One simple answer is to simply write a better question, taking into account how people actually read content on the web.
- Use the inverted pyramid style for composing your question.
- Use keywords and headings correctly.
- Make sure that you any excess cruft from your question, or at least give all the details up front.
- Use formatting correctly. A bulletted list with a short phrase describing details symptoms, solutions attempted, or other details will be far more useful then a huge paragraph.
- Use simple language whenever possible
- Make your question scannable. To get a good answer, you must make the it very clear what the problem is.
- Repeat the problem a couple times using different phrasing. The question title, first statement/paragraph, and final statement, each summarize your problem.
- Use pictures, a relevant picture can help a lot.
See the following articles about how writing for the web.
If you haven't read it please also see the how to ask page, and related articles.
I am reading your question about group policies. You title is vague, your first paragraph doesn't tell me what the problem is. You vaguely mention two group policies which may be conflicting, but your question would probably be far more readable if you assigned names to them for the question. It would have helped if you described your OU structure, or at least an OU structure exactly like the domain you are having problems on.
As an example, I would re-write your group policy question like this:
I have two policies which are supposed to modify the setting, and the
they do not seem to be proccessed the way I believe they should.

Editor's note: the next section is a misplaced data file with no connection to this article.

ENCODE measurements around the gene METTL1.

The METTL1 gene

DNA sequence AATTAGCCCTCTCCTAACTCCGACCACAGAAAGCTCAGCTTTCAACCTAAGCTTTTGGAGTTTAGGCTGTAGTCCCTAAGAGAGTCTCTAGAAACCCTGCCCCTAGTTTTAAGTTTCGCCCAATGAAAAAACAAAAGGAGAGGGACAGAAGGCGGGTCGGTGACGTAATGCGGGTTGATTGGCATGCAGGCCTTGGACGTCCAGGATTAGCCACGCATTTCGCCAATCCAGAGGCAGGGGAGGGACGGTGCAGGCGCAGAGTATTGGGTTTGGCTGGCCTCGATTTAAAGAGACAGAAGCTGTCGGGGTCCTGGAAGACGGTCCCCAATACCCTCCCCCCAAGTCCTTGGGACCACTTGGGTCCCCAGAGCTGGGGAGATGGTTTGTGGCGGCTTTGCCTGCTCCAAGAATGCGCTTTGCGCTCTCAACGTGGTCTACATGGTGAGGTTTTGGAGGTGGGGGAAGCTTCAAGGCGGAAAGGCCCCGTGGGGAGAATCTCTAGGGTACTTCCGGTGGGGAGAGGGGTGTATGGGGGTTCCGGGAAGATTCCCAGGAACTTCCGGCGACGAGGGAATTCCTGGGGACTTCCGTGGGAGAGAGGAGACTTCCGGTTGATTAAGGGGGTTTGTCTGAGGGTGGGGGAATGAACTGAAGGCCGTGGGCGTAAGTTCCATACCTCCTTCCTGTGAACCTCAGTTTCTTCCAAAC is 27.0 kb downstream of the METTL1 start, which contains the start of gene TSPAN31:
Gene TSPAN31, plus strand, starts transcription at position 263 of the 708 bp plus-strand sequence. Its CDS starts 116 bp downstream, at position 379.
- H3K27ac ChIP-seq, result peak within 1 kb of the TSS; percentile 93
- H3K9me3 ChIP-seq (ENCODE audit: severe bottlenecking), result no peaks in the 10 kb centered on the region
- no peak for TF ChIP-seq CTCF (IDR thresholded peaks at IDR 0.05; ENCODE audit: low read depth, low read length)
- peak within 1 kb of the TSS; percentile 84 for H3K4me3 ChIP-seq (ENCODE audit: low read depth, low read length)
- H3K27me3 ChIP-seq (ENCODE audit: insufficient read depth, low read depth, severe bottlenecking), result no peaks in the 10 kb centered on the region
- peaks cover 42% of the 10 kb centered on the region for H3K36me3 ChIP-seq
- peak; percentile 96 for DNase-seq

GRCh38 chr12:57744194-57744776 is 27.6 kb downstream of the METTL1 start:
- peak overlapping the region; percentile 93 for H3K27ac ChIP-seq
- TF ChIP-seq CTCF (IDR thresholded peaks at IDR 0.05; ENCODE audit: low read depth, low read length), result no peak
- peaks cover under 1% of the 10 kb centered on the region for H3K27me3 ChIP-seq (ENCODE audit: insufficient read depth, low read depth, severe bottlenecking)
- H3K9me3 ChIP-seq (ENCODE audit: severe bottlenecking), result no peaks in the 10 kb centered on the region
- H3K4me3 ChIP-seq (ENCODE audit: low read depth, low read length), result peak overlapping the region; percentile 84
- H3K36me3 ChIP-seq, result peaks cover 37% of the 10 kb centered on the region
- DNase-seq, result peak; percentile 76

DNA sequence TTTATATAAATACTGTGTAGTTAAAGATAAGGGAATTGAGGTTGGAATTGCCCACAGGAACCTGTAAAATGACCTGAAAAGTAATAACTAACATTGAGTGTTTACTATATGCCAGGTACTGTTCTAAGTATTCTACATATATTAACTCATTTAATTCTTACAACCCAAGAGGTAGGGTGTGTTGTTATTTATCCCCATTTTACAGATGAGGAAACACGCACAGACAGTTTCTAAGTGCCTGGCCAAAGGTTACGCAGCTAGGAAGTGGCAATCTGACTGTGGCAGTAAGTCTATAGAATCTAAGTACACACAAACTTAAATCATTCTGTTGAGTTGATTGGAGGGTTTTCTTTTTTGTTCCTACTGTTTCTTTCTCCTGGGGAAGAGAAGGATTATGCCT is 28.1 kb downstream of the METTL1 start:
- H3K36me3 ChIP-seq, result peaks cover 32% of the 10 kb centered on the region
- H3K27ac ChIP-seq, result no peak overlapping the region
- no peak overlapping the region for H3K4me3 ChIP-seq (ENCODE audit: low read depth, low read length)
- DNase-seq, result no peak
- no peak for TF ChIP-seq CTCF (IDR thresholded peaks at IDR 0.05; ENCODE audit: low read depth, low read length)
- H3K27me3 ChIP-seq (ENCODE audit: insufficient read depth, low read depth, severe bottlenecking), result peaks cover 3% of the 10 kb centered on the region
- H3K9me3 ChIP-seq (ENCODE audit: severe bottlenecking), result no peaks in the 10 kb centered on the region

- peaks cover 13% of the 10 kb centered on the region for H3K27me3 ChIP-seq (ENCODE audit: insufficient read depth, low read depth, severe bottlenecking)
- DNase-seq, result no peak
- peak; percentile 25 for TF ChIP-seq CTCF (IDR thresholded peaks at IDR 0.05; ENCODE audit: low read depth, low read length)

The two policies control the the visibility of the administrative
tools on the start menu setting.
- Applies to Domain Admins, and nothing else
- Linked at the root only
- Link order position = 1
- Applies to Authenticated Users
- Linked at the root only
- Link order position = 2
There is no loopback processing, policies are not enforced, and
inheritence is not blocked.
When gpupdate is run as an administror... the Administrative Tools
link does not show on the Start Menu. If it is manually turned on,
it is removed again at GP refresh. Checking Group Policy results on a
machine shows shows three GPO applications, in the following
sequence: first the Authenticated Users GPO, then the Domain Admins
GPO, then the Authenticated Users GPO again.
!! might put a picture here of the picture here of the gpresults
output, or the eventlog messages !!
Can anyone explain why the Authenticated Users GPO would apply last,
even though it has already been applied and the link order seems to
suggest that the show tools policie should take precedence? How do I
use group policies to display the admin tools for admins, and hide
them for everyone else?